Okay PR people I’m talking to you.

The big boys just gave the PR Agencies Are Dead talk at SXSW and I wasn’t there. I was home, in my bunny slippers waiting with baited breath for an invitation from you to a swanky party.

Actually I’m not.

I’m probably making beds, washing dogs, playing with kids or at tennis. I’m probably a little less online than you’d expect and infinitely less beholden to you than you’d like. Mostly it’s because I have no clue what Public Relations is. It makes no sense to me.

I loved that Quaker sponsored my inauguration party, I adore Dreamworks giving me a morning with my son that he’ll remember in 50 years, I even appreciate that Johnson and Johnson’s complete ineptitude made me into a blogger that people listen to. So thanks, and yes, I know I shouldn’t end a sentence with a preposition.

What happens is this. Publicists and bloggers alike refer to one another as people they “work with”. I’m new to this space. I’ve been a webmaster for 10+ years, but I’ve only had this blog for seven months, it’s new. When you buy me dinner, does that mean I’ve “worked with you”? In my mind we’ve just gotten a little boozy.

In ten years of consulting with small to midsize businesses I’ve told them (mostly women) one thing over and over again.

Either have money boundaries or get out of business.

When I had online retail stores, having money boundaries meant not allowing friends to “shop” in my home. If they wanted something they could buy it online. Why? Because my friendship wasn’t about to dissolve over a pair of $300 shoes or a $25 tee shirt. I never gave discounts to anyone, and when discounting was the only way to stay in business, I got out.

Publishing is my business.

I didn’t really think much about blogging before last November. I knew that I wanted to have a blog with my name on it, and I wanted to be open and honest. I wanted to talk about parenting and bikini waxing, farting and show you my Mom’s pictures. All that changed in November with Motrin, and then in December I was off to Consumer Reports and by January every PR firm in town was emailing, saying “We want to work with you.”

I still don’t know what PR is. I know what marketing is, I know science, I know parenting, I know sustainability and I know what moves people. I also know that work is paid, volunteering is free.

So can someone, just one publicist please tell me how we’ve worked together?

Make up an email address for the comments, stay anonymous, because this is a question I’d like answered.

The Motrin Mom Wave: It’s Not a Tsunami


The Motrin Moms are everywhere.

It’s not what I’d intended, nor what I’d hoped for, but I do think it’s a reasonable outcome. It’s not for the reasons you might imagine.

This is a wave and not a tsunami. The Ad was the wind and the mommies gathered steam. As we came crashing onto the shore, there was foam and whitewash (the site went dead for several hours) and then it all receded.

An apology was posted online, and it was an authentic one too. The message has been criticized as “not good enough” I suspect it’s Ms. Widmer’s voice, and it was reasonably swift, but will still be picked apart.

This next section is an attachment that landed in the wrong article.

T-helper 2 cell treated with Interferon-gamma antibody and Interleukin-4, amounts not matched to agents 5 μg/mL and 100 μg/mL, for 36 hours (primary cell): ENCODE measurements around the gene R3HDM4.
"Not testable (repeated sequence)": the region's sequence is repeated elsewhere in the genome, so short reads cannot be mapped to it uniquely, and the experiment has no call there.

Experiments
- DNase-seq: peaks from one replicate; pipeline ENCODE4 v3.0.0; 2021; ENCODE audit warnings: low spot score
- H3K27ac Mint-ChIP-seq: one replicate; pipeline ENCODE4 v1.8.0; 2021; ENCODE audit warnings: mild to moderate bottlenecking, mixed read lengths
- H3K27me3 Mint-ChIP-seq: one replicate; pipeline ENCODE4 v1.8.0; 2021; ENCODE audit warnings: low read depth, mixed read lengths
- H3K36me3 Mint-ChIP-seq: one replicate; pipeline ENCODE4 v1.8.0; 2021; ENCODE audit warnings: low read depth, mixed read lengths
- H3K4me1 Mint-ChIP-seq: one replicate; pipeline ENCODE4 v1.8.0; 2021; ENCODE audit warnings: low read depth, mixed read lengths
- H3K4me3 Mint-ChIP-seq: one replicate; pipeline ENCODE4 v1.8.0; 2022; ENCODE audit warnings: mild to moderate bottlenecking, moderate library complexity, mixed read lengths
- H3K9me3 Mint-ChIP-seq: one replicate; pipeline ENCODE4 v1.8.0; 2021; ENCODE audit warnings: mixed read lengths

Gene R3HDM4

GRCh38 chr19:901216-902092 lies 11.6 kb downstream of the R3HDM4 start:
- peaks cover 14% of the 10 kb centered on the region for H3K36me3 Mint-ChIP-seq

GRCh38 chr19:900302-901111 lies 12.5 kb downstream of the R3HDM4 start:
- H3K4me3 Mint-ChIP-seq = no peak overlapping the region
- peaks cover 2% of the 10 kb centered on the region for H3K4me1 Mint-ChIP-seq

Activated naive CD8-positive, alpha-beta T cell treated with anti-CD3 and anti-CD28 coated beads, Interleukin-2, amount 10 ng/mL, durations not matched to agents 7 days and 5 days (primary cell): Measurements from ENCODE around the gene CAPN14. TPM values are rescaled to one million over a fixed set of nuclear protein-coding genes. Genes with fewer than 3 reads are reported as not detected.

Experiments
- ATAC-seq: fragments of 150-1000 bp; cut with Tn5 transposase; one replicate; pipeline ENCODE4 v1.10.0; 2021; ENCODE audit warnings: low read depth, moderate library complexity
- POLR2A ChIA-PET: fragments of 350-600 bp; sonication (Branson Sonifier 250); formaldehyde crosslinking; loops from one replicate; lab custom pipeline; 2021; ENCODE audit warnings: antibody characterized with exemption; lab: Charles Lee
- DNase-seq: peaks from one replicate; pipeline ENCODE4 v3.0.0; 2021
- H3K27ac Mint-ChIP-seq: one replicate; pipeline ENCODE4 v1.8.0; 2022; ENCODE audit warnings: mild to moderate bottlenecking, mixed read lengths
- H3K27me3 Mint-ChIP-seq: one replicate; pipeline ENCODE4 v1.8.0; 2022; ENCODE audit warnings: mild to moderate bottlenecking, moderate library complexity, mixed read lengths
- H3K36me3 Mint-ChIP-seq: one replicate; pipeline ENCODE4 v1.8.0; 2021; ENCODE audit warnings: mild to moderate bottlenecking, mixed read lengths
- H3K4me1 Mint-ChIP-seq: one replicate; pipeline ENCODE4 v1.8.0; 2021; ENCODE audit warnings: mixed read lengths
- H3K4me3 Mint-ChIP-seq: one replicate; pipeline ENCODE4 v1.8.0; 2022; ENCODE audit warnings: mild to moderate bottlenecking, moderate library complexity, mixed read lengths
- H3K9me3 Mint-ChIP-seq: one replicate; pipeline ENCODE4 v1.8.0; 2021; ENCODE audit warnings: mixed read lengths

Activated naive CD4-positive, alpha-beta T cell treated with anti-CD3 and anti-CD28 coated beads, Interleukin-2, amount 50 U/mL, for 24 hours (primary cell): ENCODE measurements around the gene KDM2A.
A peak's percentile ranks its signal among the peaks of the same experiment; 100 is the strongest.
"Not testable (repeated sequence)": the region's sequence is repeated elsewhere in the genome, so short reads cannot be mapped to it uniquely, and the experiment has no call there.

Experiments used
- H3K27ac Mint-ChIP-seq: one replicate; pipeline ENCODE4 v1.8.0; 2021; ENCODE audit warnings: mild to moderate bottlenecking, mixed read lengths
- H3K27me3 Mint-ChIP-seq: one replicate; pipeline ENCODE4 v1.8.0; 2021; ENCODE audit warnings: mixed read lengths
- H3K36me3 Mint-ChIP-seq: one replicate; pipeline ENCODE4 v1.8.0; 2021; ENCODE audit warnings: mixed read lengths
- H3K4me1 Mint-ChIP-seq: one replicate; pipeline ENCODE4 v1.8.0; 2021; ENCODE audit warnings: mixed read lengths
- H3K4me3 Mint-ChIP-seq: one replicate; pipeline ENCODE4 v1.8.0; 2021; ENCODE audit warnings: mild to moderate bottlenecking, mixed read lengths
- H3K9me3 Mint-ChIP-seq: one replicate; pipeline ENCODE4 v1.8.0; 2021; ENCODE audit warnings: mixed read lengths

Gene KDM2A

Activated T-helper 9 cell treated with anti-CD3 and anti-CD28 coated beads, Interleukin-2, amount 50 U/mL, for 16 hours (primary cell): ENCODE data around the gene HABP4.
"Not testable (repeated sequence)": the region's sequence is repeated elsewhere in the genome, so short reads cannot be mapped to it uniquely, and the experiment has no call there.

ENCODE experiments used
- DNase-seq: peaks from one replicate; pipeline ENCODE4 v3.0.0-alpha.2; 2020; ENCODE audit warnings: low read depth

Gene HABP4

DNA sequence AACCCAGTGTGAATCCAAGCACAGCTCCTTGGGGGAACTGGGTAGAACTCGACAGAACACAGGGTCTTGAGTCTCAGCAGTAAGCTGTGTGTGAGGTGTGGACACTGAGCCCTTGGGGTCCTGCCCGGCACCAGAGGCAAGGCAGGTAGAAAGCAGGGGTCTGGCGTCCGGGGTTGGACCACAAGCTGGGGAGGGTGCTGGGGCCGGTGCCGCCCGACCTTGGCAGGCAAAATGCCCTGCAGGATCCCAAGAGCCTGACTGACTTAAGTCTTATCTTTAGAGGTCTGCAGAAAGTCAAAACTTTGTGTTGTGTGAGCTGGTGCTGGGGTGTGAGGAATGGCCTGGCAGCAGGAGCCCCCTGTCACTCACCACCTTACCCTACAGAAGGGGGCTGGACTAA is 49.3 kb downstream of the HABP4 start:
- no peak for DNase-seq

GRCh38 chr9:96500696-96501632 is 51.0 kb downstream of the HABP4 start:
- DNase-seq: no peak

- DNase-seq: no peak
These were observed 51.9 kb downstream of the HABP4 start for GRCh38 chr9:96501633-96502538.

Every beach kid knows that waves come in sets. Unfortunately, yesterday’s wave had me (and other Motrin Moms) being called hideous names by all the usual suspects. Fortunately none of those are voices I’m courting, they didn’t matter and I don’t care.

Today’s wave is the third and largest of the set. I assure you it won’t knock me off of my feet. I grew up on the beach and I know the tide, I’m standing sideways, like my mother taught me to. This wave will pass me by and I’d urge everyone to hold their breath and get splashed. Trying to swim against the largest waves in the ocean will only drown you.

Today is the day when the other women come out and call me silly. Ladies, I will not fight with you. The hate mail has turned dismissive. I’m “ridiculous” because this isn’t an issue worth an argument.

It is.

The more I speak, the less you listen. So I’m whispering now. I’m not doing the Mommy Wars. I won’t have it and I won’t feed the machine. Because the real Tsunami, the only thing that could knock me off my feet is if I engage in the most ridiculous of all arguments. And that’s where this is headed.

Did Motrin really need to take the ad down?


Blame Me For Motrin Moms


Earlier today I got a tweet to check out an advertisement by Motrin.com. I did. I was furious and I asked the other mommies on Twitter to talk about why they’d never again use Motrin.

Here’s the tweet

The First #MotrinMoms Tweet

The First #MotrinMoms Tweet

A few hours and two thousand tweets later MotrinMoms is the #1 search on Twitter, eclipsing SNL for the first time since Obama was elected.

Follow me on Twitter, and if you’re looking for more on the #MotrinMoms story do send me an email. I’m the mommy with the hashtag on the left.

Jessica Gottlieb can be found at onlineauthor at gmail dot com.

Watch the video here!

Hat tip to Beth for the transcription.

Mommy Blogging and Social Media: Stumble Upon This!


I have the incredible privilege of contributing at the LA Moms Blog. Trust me, I know that there are other cooperative blog groups for women. Some of which would more accurately portray my positions (Republicans who aren’t WASPs but do drink before noon). For now I’ll have to hang out with a group of women who are ridiculously accomplished both in their homes and in their communities.

Every so often I ask The Mommies for a Stumble.

Cuz seriously folks, I’m writing some good crap stuff here. I’m giving away silk shirts and standing on my soccer soapbox, and throwing the entire Palin clan under the bus. Yeah, I’m a giver.

So, who cares what I’ve written? My husband? Maybe my mother and certainly my brother, but only because he’s laughing at me for loving Microfiber.

Lots of people care about what I’ve written, but the real secret is that those people don’t love every post. People need to be directed to the posts and that’s what Stumble Upon is good for.


Promoting Your Product in Three Easy Steps: Email, Send, Pimp


It starts like this. There’s an email that includes, “I noticed you write at Celsias and Green Options (interesting National Lampoon does nothing for them). My client has a new product that is going to save us from ourselves. Can I send it to you/you the press release.”

With some regularity the answer is yes, I write a review, and send the PR person a link to the review.

They say, “Thank you.” and I never hear from them again.

Bad. Business.

Like any other part of our lives, social media (yes, when you read my blog you are engaged in social media) is about relationships. Facebook, Linked In, Blogs and web pages are all about building relationships.

Make me like you. Here’s how. Use E.S.P. Email, Send, Pimp: